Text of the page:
WWII Conductorettes and Motorettes

Stop 5 of 9 in the Streetcars and their Historian Michael Mizell-Nelson tour

During the Second World War, a labor shortage developed as men began to serve in the armed forces. Women were increasingly encouraged to take over responsibilities on the home front. Women took jobs of all types: skilled and unskilled, manual and office. While men served overseas, women assumed support roles in the military and worked in various defense plants. Though not as celebrated, women also worked in one of the city's most visible industries.

From 1943 through early 1946, more than two hundred females from rural areas throughout the South as well as New Orleans neighborhoods worked on the streetcars. Positions with New Orleans Public Service, Inc. (NOPSI) paid significantly higher wages than the drug store and retail clerk positions typically afforded women. NOPSI trained the women alongside male recruits, and each woman was responsible for the same duties: operating the cars and performing impromptu maintenance; collecting transit fares; keeping the cars on schedule; and enforcing racial segregation within the transit vehicles. In Southern cities, African-American males were never considered for employment as transit operators.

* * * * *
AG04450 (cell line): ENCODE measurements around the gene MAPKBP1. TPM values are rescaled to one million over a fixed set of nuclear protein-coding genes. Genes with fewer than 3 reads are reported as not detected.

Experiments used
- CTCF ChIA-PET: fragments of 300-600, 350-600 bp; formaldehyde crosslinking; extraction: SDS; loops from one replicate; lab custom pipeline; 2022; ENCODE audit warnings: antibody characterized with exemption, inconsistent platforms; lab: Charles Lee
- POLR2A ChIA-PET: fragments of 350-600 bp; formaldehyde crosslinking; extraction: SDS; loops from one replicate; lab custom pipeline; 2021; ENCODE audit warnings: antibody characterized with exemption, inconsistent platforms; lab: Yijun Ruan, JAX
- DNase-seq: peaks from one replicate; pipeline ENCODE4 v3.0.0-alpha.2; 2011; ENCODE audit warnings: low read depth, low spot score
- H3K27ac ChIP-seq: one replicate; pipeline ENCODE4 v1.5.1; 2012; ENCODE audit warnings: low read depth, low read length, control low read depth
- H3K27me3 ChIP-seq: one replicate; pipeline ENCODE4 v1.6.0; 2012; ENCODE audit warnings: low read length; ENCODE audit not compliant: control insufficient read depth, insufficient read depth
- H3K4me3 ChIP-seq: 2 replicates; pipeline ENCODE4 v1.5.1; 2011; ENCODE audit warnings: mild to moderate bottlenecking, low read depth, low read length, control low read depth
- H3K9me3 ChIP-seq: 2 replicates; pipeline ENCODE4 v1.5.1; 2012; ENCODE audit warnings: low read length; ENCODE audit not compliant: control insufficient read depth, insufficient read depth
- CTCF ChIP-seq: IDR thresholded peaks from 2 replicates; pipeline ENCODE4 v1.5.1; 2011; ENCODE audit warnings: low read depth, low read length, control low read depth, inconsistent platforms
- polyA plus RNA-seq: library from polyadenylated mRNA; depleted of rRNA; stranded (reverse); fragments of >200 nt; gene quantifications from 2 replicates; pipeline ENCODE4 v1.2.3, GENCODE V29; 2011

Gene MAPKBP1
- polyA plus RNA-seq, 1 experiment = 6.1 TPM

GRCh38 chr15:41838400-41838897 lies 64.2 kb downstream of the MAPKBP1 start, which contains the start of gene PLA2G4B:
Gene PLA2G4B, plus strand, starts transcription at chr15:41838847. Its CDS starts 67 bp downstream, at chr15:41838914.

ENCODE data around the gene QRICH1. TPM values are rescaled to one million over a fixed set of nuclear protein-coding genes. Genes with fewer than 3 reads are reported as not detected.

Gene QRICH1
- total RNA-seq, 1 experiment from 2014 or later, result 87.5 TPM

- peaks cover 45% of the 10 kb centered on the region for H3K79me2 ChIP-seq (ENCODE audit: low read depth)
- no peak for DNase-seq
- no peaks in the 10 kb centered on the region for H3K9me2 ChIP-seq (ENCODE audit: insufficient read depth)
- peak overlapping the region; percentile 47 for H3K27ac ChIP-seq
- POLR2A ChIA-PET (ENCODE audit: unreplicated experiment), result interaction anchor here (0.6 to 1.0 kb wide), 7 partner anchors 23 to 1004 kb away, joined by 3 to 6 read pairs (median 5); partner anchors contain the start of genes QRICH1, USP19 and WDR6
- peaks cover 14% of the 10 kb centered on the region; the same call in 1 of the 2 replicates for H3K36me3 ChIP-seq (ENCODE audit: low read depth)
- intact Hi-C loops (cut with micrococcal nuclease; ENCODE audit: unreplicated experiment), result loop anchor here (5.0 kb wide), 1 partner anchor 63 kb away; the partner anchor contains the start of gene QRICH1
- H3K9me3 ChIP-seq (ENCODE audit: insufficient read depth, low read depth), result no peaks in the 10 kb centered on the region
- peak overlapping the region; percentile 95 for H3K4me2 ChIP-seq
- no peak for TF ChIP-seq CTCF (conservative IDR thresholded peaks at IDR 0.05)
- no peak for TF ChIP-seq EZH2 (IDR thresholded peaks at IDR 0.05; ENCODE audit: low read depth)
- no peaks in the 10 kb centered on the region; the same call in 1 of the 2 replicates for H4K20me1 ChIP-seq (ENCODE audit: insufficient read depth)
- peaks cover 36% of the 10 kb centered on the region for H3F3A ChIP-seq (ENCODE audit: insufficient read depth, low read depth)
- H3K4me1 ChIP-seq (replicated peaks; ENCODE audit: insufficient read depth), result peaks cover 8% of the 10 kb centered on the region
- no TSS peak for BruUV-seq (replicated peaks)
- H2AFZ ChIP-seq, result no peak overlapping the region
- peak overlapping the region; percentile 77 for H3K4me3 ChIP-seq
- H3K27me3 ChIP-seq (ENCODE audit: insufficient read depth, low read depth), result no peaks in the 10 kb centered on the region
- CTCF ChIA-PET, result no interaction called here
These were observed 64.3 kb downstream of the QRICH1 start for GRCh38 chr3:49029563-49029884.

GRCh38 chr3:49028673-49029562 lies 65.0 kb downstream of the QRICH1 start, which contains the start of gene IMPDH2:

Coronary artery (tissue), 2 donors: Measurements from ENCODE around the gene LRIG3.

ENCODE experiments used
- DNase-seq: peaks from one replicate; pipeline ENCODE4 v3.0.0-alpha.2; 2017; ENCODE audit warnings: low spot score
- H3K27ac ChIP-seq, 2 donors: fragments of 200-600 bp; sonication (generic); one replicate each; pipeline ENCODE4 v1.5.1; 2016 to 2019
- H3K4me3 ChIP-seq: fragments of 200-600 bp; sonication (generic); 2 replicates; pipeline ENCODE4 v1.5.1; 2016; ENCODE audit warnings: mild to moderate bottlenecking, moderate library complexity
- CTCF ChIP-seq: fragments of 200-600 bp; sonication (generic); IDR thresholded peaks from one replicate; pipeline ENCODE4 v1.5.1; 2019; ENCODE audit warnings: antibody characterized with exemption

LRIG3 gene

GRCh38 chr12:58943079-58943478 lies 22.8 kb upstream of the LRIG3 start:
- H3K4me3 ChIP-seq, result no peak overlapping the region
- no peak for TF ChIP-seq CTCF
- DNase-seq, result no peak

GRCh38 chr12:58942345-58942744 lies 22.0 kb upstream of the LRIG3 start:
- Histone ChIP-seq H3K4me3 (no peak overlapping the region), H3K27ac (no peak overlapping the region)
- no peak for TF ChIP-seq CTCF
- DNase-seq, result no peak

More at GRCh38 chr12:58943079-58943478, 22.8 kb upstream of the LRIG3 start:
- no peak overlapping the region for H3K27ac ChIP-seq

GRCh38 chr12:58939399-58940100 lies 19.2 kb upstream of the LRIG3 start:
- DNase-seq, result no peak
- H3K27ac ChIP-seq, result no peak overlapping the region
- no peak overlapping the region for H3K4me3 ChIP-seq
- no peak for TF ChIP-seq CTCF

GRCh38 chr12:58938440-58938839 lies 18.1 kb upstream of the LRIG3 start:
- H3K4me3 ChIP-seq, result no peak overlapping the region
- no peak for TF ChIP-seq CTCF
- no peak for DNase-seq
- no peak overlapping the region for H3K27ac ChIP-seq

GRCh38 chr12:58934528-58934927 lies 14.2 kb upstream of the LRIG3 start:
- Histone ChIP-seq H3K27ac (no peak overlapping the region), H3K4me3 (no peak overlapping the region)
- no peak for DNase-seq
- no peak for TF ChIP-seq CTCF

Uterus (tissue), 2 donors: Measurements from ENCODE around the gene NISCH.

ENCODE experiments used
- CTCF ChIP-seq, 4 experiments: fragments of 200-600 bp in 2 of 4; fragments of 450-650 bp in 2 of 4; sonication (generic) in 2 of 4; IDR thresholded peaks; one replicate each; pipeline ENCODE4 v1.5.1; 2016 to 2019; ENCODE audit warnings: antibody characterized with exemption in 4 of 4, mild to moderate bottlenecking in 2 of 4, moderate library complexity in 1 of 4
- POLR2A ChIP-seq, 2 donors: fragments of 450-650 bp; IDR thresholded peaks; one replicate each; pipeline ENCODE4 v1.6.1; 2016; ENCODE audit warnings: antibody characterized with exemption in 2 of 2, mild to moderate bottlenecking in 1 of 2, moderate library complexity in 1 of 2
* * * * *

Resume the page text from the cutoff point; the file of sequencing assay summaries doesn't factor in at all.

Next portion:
Monitoring and adjusting the race screen proved to be the most difficult part of their job. Despite protests from the NAACP, federal officials refused to suspend the practice of racial segregation in the city. In many instances, white as well as black soldiers and sailors who had trained at bases throughout the South chafed at the Jim Crow requirement as they passed through the city on their way overseas. Soldiers often threw the "race screen" signs out of the windows. Military Police and New Orleans Police officers provided support for the women operators and arrested soldiers who protested the practice.